Imagine you’re in the store and there’s a special offer: Your favorite beer is currently selling 4 beers for the price of what you usually pay for 2 beers. Sounds pretty good, right?
Now, what if I tell you, that you can achieve the same offer for your store page conversion.
Let’s look at an example:
Users who land on your store page convert to installs at a 20% rate. After optimizing your store page, you are able to achieve a conversion rate of 40%. So, instead of getting 20 000 installs for 100 000 page views, you’ll get 40 000 installs for the same 100 000 page views with the same budget.
Pretty much the same deal as your store had!
Let’s take a look at how to utilize a/b testing to achieve this.
A/B testing allows you to test your store pages with multiple visuals without having to upload and approve them in app stores. Build store pages that appear and feel like real store pages but are actually look-alike pages that analyze user behavior while they are on the page.
You can optimize your store page to match the preferences of your target audience and help convert visitors into installs in the most effective way. You will conduct UA campaigns using look-alike pages as the ad’s landing page. Build different variations of the store page to use as the landing page with Geeklab and find the best fit for your audience.
The goal of the testing is to find the metadata that engages and converts into installs with the highest rate. This usually includes multiple tests of different hypotheses. Since markets and user preferences are ever-changing, it’s also important to keep your store pages up to date at all times.
Now let’s look into how to run valid ASO a/b tests with some concrete steps
Screenshots are the most visible visual element on the store page, so it’s preferable to begin your a/b testing there. There are numerous elements in screenshots that can be tested. It’s best to start by focusing on the biggest elements.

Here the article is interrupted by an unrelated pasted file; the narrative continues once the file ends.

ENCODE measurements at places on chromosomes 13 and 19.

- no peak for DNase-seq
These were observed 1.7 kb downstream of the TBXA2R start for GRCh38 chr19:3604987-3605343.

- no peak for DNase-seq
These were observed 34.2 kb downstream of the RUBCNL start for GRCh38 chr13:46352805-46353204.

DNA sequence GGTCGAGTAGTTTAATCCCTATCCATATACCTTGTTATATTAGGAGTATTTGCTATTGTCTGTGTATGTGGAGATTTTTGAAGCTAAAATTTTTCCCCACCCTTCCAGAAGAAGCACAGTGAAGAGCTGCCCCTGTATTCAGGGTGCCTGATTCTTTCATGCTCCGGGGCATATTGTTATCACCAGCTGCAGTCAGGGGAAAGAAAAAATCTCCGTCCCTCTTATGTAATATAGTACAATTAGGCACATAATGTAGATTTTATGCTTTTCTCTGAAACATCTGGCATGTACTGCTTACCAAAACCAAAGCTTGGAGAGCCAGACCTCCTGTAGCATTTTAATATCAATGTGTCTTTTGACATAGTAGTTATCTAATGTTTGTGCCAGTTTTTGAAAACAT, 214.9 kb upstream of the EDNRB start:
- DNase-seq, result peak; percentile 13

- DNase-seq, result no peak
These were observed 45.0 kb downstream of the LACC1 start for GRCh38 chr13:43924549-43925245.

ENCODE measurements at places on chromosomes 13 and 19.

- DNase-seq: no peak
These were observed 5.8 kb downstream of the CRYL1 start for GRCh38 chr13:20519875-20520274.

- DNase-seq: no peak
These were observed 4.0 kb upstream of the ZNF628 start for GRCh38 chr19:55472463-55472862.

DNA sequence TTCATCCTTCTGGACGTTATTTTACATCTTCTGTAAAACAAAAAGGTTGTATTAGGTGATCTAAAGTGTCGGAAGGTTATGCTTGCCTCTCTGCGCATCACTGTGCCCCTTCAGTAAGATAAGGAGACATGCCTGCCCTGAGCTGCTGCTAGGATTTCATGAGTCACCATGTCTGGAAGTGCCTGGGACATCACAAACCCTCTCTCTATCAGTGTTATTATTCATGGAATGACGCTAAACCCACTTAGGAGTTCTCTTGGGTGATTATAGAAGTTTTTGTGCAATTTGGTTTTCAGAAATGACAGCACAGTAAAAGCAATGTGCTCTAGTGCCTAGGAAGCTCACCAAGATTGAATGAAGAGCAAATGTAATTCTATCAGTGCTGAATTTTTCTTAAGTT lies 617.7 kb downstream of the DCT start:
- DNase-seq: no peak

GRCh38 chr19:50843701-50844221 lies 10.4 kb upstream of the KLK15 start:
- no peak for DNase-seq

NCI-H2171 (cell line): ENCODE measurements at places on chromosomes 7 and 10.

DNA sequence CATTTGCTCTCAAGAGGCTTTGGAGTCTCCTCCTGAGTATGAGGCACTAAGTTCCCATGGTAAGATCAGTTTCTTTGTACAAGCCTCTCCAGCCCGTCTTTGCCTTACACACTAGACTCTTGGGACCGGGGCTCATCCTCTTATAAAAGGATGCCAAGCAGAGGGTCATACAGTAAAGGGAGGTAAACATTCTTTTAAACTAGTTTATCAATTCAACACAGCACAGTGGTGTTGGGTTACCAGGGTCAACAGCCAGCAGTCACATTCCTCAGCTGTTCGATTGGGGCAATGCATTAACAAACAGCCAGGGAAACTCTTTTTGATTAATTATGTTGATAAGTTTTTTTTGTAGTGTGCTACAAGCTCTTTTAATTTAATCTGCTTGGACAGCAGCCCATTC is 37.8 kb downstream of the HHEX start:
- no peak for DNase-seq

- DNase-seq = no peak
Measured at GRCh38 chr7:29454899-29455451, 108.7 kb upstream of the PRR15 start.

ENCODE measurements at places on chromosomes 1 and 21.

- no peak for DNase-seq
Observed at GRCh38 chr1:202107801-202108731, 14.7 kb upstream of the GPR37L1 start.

To start planning for you’re a/b test you can find it insightful to analyze your competitors. With, for example, Geeklabs GrowthLab you can create lists out of your competitors and compare their metadata next to each other. You can use Quantic Foundry game motivation model to map some common traits that your competitors have in their screenshots.
With the findings you can then build hypothesis for your store page to test.
With the motivation findings, you can begin to test smaller visual elements. You can, for example, test how different characters affect the conversion rate. The characters and even the expressions on the characters’ faces can have a significant impact on the store page’s conversion rate.
You might also want to see how the page performs without one.
If you are testing the order of the screenshots, keep in mind that when users land on the Google Play store page, they will see four portrait screenshots. So, if you test different orders of four portrait screenshots in Google Play, regardless of the order, they will all be visible to users from the very beginning.
Create hypotheses about what to test to get started with your ASO a/b testing. This will allow you to see clearly through the process and fully benefit from the findings. Your competitors can be an excellent starting point for planning. You can identify some recurring elements on your competitors’ store pages.
To get help with testing you’ll find this article helpful.